Back in the 50’s, somebody came up with the notion that, if we are ever to be a real country, we need to develop more than just a strip along the American border. John Diefenbaker became an enthusiastic supporter of a concept of developing ‘Mid-Canada’, a strip along the north side of the presently settled part of Canada, mostly vacant, mostly Canadian Shield, and mostly boreal forest. The concept noted that Canada can potentially be much larger in population, there are a mass of people who would like to immigrate to Canada. It noted that there is little advantage in making bigger and bigger cities, which just means bigger and bigger crime, traffic, smog, water supply and pollution problems. This means the sensible way to grow is to develop that vast area of Mid-Canada, new towns, cities, farmland. Diefenbaker even made this a major plank in his 1958 election campaign.
Flat maps do not do work when looking at long distances on spherical planet earth. Try this, stretch a string from China to Britain on a globe. You might be astonished to find it goes over the North Pole, and going through the Panama Canal is a huge detour, doubling the distance. Somebody came up with a concept of shortening this route by a ‘land bridge’, a dedicated, perhaps over-width rail line, with an accompanying service highway, between the deep water ports of Prince Rupert on the Pacific, and Baie Comeau on the Atlantic. Stretch a string between these sea ports on the globe, and with a bit of wiggling it runs north of Lake Winnipeg and near James Bay, so that most of the route would be through undeveloped ‘Mid-Canada’. Much easier and cheaper than putting such a connection through the developed part of Canada or the US. This notion of a ‘transportation corridor’, a land bridge on the shortest sea route from Asia to Europe, became part of the mid-Canada vision, and so it became the “Mid-Canada Corridor”. This transportation aspect has been downplayed since, but the name has stuck.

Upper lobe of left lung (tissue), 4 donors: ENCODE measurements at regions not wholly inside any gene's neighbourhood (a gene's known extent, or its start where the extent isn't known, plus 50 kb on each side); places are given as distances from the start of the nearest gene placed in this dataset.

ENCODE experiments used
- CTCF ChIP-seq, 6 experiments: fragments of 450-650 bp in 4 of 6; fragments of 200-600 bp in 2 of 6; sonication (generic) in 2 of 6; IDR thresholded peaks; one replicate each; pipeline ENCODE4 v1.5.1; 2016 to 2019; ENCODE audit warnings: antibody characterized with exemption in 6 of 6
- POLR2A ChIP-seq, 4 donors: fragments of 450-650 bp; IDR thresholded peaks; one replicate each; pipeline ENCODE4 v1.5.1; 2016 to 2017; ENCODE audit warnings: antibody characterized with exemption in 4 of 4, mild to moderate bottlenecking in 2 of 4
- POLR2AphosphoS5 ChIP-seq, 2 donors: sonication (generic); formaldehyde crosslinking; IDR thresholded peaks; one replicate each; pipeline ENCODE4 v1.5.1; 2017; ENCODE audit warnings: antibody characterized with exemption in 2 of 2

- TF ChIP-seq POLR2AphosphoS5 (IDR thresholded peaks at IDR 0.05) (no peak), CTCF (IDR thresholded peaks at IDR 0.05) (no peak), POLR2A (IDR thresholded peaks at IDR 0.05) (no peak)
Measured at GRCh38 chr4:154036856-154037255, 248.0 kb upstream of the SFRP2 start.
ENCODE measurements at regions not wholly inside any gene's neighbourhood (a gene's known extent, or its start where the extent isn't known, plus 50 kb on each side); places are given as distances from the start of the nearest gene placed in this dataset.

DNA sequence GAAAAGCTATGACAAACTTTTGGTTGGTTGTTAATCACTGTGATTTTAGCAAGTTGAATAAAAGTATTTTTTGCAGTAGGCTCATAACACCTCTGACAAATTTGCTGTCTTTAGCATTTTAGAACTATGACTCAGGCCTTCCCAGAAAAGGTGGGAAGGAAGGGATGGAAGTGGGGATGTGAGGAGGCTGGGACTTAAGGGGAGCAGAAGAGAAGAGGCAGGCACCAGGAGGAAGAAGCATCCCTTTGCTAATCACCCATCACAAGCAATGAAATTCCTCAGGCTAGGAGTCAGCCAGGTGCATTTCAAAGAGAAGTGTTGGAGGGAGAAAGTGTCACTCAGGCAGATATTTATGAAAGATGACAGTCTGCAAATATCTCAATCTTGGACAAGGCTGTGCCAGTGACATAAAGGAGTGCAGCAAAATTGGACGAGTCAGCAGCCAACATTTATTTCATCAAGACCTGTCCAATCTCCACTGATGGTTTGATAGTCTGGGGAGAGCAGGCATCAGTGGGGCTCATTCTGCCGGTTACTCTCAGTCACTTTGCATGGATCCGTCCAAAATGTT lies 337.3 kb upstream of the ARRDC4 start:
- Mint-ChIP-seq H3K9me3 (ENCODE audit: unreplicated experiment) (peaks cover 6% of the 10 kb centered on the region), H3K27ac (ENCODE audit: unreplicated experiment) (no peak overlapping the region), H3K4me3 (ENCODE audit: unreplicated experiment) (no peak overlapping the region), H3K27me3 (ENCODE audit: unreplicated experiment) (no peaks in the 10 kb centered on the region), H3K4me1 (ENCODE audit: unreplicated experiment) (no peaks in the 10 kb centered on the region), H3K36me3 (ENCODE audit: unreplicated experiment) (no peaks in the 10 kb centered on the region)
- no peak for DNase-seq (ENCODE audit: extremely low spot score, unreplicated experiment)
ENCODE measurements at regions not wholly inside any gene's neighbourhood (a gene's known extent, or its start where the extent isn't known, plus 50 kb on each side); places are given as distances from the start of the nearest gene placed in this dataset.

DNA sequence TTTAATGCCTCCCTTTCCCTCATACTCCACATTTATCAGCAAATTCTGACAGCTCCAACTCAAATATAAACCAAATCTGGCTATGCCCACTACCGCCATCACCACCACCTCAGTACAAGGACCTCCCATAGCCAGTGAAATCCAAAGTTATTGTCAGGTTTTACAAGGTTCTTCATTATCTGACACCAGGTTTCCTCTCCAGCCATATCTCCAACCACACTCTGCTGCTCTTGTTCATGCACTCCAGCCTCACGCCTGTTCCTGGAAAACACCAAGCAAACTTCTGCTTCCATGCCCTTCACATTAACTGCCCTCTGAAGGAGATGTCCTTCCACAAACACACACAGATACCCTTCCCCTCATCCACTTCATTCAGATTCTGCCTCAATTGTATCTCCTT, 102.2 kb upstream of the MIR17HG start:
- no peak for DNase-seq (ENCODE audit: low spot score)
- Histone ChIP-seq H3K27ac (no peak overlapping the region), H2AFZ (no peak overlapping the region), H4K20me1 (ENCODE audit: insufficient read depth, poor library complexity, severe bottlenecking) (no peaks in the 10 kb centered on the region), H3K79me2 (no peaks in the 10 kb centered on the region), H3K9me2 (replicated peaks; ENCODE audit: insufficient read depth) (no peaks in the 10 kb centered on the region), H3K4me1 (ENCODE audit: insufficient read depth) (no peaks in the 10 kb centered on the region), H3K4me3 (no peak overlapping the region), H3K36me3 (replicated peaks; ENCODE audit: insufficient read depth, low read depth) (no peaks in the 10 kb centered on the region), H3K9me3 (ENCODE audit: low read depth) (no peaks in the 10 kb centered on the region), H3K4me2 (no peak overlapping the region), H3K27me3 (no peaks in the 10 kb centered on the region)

In the late 60’s, a Richard Rohmer, Canadian pundit and author, took up this cause. He commissioned a large study of Diefenbaker’s Mid-Canada area. This concluded that the vast resources of the area certainly could accommodate millions of people, in a lifestyle different from California, but very comfortable, comparable with much of northern Europe. Of course we who live here know it is the best place in the world, but urban Canada does not, and Richard did his best to educate them. He arranged a major conference on the subject in 1969, and this was well attended by much of Canada’s elite. The report from this conference is very interesting reading to any northerner; you can find it on the Internet. It recommended Canada begin working toward development of the Mid-Canada Corridor, and it was presented to the government in 1970.
Prime Minister Trudeau rejected the report out of hand, refusing to allow it to even be discussed. He was very vehement about it; in fact, his famous ‘fuddle duddle’ embarrassment came out of a sharp exchange on the subject.
Perhaps this was just party politics at its worst; a Liberal government could not even look at a Conservative proposal. Or perhaps there was more to the story. Keep tuned.